The Man In The Red Sweater
I awaken, the bright sun rays pierce my eyes, I squint and hastily protect my clouded vision with my hand. I can feel the warm earth beneath my body, the soft long grass soaks me in. I run my hand through my long raven hair, unravelling leaves, dirt, grass, and a few ants scramble on my fingers. The air is thick, hot, and hazy. I smell the summer breeze, combined with the scent of smoke, possibly derived from a nearby forest fire, or something else. Smokey, like my memories, why am I here? I don’t know. I battle with gravity, as I struggle to pull myself from the ground, I manage to balance on my weak legs. My vision becomes more clear and I am able to scope out my surroundings. I see oceans of grass hills, for miles, and a little off in the distance a cluster of trees, smoke emerging from them. The inside of my head wildly churns, as I attempt to search my memory in hopes of understanding my placement in these desolate fields. I found nothing. The dirt beneath the grass gently absorbs my bare feet, each step I take. My feet aren't the only things that are bare, my legs remain exposed. I am wearing a mini sundress, white, with tassels along the edges. Should I call out for someone? No. I may be in danger, it would be foolish to reveal myself. Do I walk towards the forest? Do I walk the other way? The other way, I don't know why heading straight for the smoke was even an option. Trudging through the long grass, I begin to search my memories again, still, no thought to be found on how or why I ended up here. Do I have friends? Do I have parents who are missing me? I look down at my body, my breasts are a decent size, maybe I'm too old to have parents missing me.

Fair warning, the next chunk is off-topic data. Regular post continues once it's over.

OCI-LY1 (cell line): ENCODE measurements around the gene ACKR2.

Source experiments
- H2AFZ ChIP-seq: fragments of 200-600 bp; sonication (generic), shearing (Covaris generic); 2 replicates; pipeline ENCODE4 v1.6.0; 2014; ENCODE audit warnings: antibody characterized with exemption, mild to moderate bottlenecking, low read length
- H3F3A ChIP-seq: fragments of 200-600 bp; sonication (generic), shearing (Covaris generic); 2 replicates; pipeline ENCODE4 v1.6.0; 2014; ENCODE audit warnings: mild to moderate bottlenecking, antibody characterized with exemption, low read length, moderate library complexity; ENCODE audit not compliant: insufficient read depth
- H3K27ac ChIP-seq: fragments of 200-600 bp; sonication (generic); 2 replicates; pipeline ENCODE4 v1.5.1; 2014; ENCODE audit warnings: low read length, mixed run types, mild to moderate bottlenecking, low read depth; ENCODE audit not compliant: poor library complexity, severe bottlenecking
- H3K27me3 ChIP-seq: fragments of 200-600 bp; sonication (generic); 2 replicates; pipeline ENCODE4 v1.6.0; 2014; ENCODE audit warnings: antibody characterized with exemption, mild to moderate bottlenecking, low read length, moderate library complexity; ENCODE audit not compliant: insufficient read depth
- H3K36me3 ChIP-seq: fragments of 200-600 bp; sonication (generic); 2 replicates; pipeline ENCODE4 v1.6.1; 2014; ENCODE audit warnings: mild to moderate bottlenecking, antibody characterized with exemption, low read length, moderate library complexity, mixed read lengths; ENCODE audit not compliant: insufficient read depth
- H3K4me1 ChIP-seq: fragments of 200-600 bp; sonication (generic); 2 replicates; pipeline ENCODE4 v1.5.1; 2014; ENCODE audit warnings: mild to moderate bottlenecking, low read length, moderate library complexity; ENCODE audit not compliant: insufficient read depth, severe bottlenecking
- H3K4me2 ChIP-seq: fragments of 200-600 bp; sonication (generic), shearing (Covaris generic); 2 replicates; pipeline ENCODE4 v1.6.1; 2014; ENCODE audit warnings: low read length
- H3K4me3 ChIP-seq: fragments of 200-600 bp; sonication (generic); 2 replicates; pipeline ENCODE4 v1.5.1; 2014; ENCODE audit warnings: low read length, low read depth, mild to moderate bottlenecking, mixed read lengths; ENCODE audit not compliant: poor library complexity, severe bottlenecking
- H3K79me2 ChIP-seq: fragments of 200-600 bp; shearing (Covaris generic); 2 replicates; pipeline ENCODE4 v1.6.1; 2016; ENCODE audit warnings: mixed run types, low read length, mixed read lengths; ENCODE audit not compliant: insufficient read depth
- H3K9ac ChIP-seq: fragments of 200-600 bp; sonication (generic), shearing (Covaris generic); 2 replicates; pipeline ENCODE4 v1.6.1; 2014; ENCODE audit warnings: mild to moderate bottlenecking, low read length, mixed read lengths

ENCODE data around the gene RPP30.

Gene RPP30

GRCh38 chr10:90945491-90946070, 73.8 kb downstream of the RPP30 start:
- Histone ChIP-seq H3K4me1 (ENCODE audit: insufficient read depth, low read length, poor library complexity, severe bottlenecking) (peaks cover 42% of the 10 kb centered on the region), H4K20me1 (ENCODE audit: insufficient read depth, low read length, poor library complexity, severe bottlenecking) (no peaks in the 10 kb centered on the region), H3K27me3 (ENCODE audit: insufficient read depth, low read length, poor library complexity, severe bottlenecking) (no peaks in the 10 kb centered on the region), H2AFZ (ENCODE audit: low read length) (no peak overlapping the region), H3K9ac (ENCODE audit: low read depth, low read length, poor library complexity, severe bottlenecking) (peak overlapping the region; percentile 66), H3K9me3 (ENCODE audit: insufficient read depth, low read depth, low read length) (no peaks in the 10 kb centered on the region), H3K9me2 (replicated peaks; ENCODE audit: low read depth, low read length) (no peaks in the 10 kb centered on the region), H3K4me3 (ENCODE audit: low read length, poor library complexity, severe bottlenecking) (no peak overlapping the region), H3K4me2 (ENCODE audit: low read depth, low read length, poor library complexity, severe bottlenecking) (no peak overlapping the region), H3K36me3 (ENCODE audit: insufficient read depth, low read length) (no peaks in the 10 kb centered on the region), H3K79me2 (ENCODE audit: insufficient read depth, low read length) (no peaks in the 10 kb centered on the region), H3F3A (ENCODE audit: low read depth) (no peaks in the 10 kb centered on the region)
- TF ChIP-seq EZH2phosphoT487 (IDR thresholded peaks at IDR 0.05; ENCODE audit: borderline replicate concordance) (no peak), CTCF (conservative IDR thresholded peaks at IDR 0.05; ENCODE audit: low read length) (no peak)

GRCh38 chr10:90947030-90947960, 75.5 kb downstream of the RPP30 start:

His Father deserved it.
The room was dark and grungy, the slightest bit of sunlight shone through the small windows, revealing the dust floating around like a swarm of flies. I could barely breathe properly without inhaling the particles. “I feel like we should be wearing masks in this place” I coughed.
Beneath The Thorn
It was a scorching day in the small village of Magaya. The vengeful sun beat down Chuki’s head, it sometimes felt to her like the sun was trying to punish everyone. Chuki was a sedulous worker, she almost worked a little too hard, she spent her days in the fields nurturing the crops as if they were her own children, like her life depended on it, because it did. Magaya was one of the poorest villages in Mali, no one had it easy, but Chuki never let her poverty overcome her prosperity.